4 December 2017

REVIEW: Arckit Master Plan

You are the Mayor.

Have you ever dreamt of building your city? To be honest, we've often imagined expanding Test Pit Towers into Test Pit Town - a place where things get tested and typos get typeded. However, we'll never have the space nor the cash to construct an entire city... except the one we're currently working on in the living room. Great for kids and architects alike, we've been playing around with the Arckit Master Plan set.

The what? Well, Arckit, a new one on us, is a range of construction kits designed to get both adults and kids thinking about architecture. Some of the sets allow you to build your own scale models of individual homes, whereas the Master Plan kit is geared toward creating entire cities on a smaller scale.

Containing 390 parts, Arckit Master Plan helps you build towering office blocks, neat rows of houses, roads, bridges, and rivers. All the parts, which are similar in thickness to LEGO plates, press together firmly and stack up, layer after layer, to give the impression of actual buildings. There are no instructions; just your imagination. That means you can sit down for hours to create a huge town, or just a few minutes to make a small house or apartment building.

All the parts in the Arckit Master Plan set are either white or transparent. They have that clean architect feel, where shape and form are more important than colour and texture. However, the kit also includes several sheets of graphic stickers; some that add window-like patterns to the transparent parts, and others that give the impression of actual details, such as a football pitch or road.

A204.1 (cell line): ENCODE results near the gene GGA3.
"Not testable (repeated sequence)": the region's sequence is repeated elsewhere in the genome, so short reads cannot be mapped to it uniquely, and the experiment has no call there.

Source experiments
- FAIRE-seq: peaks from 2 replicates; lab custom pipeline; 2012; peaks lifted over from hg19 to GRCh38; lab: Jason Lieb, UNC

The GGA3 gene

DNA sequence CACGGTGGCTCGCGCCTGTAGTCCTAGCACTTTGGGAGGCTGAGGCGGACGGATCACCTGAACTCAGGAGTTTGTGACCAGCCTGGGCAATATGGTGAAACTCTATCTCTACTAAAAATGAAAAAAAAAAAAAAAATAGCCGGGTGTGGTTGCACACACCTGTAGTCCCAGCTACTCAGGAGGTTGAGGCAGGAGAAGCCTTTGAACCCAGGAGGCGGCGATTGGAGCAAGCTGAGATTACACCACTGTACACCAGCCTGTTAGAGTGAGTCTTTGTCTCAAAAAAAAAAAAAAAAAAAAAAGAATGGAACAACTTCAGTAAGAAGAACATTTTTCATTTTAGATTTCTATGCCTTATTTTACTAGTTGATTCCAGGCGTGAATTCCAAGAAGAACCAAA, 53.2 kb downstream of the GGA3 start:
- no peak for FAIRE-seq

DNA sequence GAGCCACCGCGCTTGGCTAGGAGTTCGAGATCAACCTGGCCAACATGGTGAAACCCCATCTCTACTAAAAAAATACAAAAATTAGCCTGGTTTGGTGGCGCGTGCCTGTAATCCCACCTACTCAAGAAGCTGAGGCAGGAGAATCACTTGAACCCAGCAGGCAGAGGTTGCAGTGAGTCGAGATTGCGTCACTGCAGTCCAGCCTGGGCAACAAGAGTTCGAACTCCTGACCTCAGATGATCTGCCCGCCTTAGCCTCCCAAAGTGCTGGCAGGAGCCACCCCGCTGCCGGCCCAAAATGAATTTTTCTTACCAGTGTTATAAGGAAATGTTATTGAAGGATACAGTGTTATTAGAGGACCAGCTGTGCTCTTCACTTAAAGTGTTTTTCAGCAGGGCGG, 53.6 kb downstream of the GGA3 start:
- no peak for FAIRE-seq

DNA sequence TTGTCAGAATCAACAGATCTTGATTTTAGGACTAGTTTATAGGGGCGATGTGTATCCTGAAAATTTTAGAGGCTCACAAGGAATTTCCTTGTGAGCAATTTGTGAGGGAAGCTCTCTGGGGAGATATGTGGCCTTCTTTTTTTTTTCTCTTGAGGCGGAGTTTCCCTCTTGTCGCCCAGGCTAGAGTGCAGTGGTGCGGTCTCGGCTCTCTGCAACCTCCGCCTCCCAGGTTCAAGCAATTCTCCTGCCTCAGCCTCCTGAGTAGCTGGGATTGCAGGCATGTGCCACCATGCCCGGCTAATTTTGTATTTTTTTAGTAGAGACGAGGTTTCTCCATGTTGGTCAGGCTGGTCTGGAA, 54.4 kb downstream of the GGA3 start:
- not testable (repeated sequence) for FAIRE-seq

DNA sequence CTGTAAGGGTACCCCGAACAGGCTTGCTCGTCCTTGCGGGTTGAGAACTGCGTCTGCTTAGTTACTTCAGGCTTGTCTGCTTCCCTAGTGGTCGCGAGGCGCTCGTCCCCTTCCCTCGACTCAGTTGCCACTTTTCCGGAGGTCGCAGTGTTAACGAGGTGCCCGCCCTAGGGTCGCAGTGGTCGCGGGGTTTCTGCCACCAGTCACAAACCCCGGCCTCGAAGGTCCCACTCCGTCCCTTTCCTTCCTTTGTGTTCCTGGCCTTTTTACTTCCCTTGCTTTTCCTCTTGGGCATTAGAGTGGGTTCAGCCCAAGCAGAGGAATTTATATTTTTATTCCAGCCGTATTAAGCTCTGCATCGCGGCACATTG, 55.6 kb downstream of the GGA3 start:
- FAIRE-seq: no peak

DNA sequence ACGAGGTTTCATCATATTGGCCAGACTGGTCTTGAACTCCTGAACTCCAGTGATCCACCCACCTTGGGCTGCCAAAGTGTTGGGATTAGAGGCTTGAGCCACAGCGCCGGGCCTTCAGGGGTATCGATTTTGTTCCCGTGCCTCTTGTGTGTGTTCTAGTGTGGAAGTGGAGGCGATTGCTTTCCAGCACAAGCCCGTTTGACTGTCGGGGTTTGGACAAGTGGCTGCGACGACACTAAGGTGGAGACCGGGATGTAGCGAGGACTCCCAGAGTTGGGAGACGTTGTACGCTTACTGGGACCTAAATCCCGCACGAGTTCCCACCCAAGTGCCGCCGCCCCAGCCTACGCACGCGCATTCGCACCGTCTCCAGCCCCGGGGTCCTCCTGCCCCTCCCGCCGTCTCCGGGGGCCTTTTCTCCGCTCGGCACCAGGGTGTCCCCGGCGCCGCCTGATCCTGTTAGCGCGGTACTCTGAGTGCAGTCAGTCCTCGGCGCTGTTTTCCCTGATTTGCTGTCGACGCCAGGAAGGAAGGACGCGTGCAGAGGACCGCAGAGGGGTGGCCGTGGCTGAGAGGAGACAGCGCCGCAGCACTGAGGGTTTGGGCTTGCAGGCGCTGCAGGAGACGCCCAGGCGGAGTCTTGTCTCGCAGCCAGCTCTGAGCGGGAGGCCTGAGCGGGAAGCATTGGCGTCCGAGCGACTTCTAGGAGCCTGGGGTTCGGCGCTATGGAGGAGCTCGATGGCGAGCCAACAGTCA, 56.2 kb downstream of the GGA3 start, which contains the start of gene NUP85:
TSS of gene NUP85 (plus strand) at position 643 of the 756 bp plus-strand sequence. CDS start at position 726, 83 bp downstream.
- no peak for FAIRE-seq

Most of the parts, which connect together using a very unique system (i.e. they are not compatible with other building block systems), are square or rectangle, but there are some curved and triangular parts included, too. They are very tactile and tough, and just holding a few in your hands makes you want to click them together and explore the resulting shapes. There are a few larger base plates in the box, which work well either connected together to form the base of your grand capital, or alone to assemble a small and tidy little district.

We found that the Arckit Master Plan kit was the kind of thing that all ages of budding builders could get involved with. The box recommends a lower age limit of 14, but we had kids as young as four get involved and have fun. The pieces clip together far easier than most other block systems, so little hands can build and create as well as older, larger ones.

Our only complaint was that those connections weren't the firmest. Several times we had the odd building come loose from the base, and although the thinner plate pieces compress tightly together, making the individual structures very firm, they would occasionally pop off the base. Then, lo - devastation was wrought upon Test Pit Town! Still, if you're thoughtful about your placement, and reinforce buildings by alternating the direction that you build as you go up, it should be fine.

So, if you're wanting to get into architecture and need a building system that will help your ideas become a reality, this is great. However, as a standalone play and education kit, it is also great, allowing kids to freestyle some wacky and weird (or downright sensible) buildings and cities.


Available from www.amazon.co.uk

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